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The decision to build its own arms industry was the result of the complicated situation in which the Second Polish Republic found itself after World War I. The resurgent state fought wars on almost all of its borders. It also had to face a massive Bolshevik invasion. In these battles, the hastily formed Polish army immediately needed huge amounts of rifles and ammunition. The first units of the Polish Army, formed in 1918, were equipped with weapons from the resources left by the invaders, i.e. Austrian, Russian and German. In contrast, the nearly 80,000-strong “Blue Army” that arrived in the country in 1919 was armed with French weapons. When, in the autumn of 1920, the Polish Army numbered about 900,000 soldiers, it was equipped with rifles of several dozen different models, designs and calibres. This caused huge problems, e.g. with ammunition supply, but also made the army dependent on foreign supplies. Under these circumstances, the idea of building our own arms industry and unifying the small arms used by the Polish Army was born.
The decision to build a state arms industry was made by the Economic Committee of the Council of Ministers on April 29, 1922. That same year, the Ministry of Military Affairs approved a proposal to locate the new plants in the so-called safety triangle. This map also included Radom as a place where a modern arms factory was planned to be built.
The advantages of Radom, which determined the choice of the city for the site of the new armament plant, were:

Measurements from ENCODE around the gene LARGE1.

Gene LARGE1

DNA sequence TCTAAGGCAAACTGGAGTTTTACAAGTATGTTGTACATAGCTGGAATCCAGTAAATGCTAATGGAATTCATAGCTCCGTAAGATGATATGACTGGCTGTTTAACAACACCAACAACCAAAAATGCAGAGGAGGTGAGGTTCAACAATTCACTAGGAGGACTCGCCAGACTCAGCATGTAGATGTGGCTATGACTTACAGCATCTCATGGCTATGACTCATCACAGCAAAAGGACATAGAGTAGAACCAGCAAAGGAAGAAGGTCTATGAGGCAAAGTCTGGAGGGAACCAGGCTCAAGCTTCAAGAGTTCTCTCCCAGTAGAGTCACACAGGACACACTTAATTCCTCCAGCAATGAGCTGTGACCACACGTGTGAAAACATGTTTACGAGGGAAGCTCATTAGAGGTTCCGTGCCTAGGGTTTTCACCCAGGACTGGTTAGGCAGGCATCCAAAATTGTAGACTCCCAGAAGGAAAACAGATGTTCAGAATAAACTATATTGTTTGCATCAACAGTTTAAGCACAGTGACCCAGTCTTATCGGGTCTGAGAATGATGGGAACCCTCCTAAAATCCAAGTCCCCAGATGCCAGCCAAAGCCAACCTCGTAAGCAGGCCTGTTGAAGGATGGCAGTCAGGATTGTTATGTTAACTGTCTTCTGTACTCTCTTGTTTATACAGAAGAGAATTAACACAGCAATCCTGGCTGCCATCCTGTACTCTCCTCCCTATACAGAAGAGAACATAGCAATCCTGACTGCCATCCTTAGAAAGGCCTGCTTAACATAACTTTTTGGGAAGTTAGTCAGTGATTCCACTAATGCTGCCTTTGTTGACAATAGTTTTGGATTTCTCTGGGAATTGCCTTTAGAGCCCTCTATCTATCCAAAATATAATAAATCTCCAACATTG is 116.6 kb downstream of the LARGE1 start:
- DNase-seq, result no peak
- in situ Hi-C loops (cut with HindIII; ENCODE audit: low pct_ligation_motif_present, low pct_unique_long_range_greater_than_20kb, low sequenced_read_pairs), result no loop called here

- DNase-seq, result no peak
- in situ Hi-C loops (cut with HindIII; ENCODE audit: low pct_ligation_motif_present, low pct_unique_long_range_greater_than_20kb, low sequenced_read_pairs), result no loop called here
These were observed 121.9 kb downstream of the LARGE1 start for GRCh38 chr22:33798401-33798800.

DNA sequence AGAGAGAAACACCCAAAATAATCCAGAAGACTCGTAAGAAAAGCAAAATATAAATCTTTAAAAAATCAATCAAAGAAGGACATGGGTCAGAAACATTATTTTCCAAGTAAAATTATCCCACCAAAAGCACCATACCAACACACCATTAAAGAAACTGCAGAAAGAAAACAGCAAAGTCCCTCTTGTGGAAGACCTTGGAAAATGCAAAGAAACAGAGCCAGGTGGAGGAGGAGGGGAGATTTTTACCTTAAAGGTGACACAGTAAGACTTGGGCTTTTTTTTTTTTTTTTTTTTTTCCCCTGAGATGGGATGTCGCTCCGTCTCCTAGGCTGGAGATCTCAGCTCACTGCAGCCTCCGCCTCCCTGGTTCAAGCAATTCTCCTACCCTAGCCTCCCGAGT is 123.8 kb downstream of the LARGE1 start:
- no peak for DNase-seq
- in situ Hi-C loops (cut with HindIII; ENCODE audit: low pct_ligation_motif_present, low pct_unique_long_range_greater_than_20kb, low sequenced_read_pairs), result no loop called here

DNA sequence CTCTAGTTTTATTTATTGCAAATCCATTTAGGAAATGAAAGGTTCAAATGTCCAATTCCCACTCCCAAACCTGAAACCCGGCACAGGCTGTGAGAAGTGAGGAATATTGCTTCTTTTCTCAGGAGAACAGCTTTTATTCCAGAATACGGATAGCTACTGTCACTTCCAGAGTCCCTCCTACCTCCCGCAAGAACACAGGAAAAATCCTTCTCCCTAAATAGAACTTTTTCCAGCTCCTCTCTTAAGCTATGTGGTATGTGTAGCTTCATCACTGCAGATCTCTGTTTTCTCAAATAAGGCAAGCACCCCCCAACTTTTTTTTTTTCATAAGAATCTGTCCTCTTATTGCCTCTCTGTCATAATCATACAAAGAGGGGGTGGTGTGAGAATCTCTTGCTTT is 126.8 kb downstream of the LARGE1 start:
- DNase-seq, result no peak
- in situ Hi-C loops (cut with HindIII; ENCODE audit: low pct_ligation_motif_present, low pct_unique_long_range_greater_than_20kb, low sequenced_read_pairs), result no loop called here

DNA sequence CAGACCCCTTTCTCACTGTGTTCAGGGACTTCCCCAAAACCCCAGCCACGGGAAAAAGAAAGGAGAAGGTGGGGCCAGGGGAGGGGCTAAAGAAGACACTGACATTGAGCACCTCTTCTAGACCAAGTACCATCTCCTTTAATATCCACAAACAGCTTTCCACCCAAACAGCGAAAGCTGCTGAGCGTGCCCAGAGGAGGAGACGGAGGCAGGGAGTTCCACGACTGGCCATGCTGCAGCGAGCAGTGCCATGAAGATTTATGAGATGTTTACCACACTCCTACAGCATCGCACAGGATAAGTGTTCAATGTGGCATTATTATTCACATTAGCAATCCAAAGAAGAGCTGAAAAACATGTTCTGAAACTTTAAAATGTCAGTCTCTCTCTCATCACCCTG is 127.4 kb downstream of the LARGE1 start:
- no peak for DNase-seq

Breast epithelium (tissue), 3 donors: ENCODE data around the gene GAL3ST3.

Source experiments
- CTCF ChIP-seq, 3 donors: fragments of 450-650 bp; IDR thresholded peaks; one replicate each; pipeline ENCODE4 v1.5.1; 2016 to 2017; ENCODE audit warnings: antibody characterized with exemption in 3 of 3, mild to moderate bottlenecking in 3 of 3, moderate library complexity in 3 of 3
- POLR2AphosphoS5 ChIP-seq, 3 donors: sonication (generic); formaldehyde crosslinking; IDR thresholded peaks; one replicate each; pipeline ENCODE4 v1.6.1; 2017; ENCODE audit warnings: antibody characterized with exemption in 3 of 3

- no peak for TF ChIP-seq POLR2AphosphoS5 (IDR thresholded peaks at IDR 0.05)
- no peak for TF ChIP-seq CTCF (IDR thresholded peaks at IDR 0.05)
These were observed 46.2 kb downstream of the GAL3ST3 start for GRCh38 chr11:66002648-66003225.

– location on the route from Warsaw to Kraków and the railroad line from Dęblin to Dąbrowa Górnicza,
– the existence of numerous metal works, foundries and the city power plant,
– the operation of many vocational schools ready to train a technical workforce,
– human resources due to population density and high unemployment rate.
The site chosen for the plant was the former Mariackie farm, located on the railroad line near the station and siding. Work at the design stage and project implementation was led by Andrzej Dowkontt, engineer, the first director of the State Weapons Factory in Radom, and his deputy, Lt. Col. (ppłk) Stanisław Siczek. Work on the construction of the plant began in 1923, and by 1925 the plant began production.
Since 1924, the plant began to be equipped with machinery for the manufacture of weapons. Most of them came from the German rifle factory in Gdańsk, which was taken over by the Polish authorities. This factory produced reliable German Mausers. Taking over the equipment for their production and technological documentation decided that the Mauser system rifle was chosen to be the basic rifle of the Polish Army, and its production was to be handled, among others, by the Radom factory.
Initially, only the initial phase of rifle production took place in Radom, which was completed at the Rifle Factory in Warsaw, but already in 1927 the Radom Weapons Factory launched the full production line of Mauser rifle model 98 and handed over the first batch of 10,000 pieces to the army.
In 1927, the consolidation of the arms industry led to the creation of a consortium under the name State Weaponry Works (Państwowe Wytwórnie Uzbrojenia) in Warsaw. It was formed by several armaments plants, including the Radom Weapons Factory, which from now on was called the State Arms Factory (Państwowa Fabryka Broni) in Radom.